AFRICA has the potential to produce enough food for its people, says Curtis Farrar, a World Bank expert on agriculture. And while he acknowledges that a continuing high population growth rate - Africa's is the highest in the world - could offset production increases, Mr. Farrar says the growth rate is almost certain to slow. It will slow as incomes and education rise along with urbanization, and couples have fewer children.
Some experts are not so optimistic. Family planning programs in Africa have made some progress but no major gains so far.
Farrar is executive secretary of the World Bank's Consultative Group on International Agricultural Research (CGIAR), which has several research centers in Africa.
No ``green revolution'' is likely to happen in Africa the way it did in Asia in the 1960s, Farrar says. Africa lacks the kind of single dominant crop (rice) that Asia had, he explains.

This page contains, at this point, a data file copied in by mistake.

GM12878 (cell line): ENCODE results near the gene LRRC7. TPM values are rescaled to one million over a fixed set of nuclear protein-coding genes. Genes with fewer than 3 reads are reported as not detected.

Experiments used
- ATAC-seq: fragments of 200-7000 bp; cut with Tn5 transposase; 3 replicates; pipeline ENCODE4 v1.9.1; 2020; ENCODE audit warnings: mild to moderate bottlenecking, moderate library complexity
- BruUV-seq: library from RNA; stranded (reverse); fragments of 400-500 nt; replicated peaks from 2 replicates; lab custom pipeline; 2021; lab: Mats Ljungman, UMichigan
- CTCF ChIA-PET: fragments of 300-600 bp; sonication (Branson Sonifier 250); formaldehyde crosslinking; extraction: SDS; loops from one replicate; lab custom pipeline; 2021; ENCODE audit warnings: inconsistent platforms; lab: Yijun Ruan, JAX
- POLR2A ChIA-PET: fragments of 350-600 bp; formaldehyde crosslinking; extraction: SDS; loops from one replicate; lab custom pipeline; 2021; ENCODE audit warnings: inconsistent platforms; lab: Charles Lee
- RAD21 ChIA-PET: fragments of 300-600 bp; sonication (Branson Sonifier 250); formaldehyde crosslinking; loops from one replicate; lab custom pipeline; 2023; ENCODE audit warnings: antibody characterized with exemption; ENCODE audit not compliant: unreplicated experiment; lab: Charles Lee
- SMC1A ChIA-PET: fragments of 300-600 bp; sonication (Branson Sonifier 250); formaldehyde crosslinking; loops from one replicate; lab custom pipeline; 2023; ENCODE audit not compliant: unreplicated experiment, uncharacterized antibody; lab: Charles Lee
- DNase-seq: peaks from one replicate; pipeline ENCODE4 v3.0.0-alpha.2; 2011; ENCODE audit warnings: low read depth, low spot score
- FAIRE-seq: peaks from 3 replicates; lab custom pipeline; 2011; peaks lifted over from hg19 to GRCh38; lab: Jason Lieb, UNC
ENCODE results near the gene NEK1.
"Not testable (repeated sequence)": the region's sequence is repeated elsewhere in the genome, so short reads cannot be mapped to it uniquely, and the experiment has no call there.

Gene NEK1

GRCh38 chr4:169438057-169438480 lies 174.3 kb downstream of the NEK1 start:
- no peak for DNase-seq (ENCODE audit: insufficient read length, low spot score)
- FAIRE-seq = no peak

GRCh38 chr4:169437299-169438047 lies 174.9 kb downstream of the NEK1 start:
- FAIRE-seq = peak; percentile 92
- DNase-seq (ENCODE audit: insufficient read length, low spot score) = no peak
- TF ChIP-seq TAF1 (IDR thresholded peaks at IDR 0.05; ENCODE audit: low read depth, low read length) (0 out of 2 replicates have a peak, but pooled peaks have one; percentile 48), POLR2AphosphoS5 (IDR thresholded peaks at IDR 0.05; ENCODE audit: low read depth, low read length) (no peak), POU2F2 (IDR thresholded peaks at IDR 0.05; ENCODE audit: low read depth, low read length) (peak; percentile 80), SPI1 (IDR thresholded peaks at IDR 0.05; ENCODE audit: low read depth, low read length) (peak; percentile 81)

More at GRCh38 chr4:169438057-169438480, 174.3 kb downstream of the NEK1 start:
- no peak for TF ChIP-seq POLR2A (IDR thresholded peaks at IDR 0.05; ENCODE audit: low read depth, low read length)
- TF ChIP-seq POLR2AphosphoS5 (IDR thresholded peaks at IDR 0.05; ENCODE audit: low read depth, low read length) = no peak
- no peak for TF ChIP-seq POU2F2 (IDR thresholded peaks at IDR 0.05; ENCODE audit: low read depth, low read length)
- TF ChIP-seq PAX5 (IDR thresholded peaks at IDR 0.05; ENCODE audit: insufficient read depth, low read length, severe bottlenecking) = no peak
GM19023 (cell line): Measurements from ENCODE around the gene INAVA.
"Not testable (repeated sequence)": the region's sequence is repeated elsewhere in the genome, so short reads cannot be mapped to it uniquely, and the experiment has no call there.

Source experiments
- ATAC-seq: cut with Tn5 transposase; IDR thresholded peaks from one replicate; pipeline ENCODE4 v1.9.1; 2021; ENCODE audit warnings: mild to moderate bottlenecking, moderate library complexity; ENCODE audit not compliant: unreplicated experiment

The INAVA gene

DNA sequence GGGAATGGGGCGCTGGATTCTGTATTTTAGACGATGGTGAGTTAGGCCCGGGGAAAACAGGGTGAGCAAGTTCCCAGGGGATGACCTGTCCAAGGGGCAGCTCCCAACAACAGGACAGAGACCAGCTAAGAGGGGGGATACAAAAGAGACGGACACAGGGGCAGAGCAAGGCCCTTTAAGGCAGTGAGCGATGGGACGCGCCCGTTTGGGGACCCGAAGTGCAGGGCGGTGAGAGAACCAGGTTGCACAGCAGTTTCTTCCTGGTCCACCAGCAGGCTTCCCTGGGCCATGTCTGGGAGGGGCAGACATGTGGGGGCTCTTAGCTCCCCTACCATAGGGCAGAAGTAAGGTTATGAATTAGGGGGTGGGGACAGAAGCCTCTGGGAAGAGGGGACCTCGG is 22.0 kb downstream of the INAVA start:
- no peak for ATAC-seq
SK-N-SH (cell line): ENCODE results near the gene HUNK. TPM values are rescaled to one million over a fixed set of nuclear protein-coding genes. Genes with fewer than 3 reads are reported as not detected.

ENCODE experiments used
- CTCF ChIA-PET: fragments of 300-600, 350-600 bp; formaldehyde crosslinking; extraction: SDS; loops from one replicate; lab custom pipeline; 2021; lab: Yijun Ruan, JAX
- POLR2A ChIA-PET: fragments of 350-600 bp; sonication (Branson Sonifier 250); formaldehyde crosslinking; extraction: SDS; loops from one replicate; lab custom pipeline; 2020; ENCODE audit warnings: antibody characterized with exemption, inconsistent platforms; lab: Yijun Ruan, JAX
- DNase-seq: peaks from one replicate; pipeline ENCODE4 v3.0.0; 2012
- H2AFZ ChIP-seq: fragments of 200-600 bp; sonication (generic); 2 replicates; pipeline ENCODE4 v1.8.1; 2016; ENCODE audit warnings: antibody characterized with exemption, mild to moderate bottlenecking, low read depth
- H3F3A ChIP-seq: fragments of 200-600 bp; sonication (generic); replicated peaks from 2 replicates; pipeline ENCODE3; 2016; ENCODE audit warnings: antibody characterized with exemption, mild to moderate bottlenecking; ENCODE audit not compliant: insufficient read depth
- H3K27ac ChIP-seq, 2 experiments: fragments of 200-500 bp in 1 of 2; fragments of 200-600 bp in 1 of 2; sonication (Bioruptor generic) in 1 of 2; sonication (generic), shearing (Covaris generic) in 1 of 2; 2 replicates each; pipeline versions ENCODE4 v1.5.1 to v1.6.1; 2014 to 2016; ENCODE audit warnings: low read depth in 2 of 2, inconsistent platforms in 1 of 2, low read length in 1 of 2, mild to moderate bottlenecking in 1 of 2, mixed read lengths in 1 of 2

But some crops are showing major potential. Sorghum production has doubled in some parts in recent years, and has more potential. Local crops such as cow peas are also showing significant promise, he says.
Improved corn seed has tripled yields in Ghana, Zimbabwe, and Kenya, says Michael Cowlinson, a social scientist at CGIAR headquarters in Washington. Such increases have been accompanied by more effective use of fertilizers, better planting methods, and local research, he says.
But Farrar and Mr. Cowlinson point to a weak link in efforts to boost food production: In most of Africa, long-range research is inadequate. They also cite lack of focus and coordination among donor nations aiding agricultural production efforts.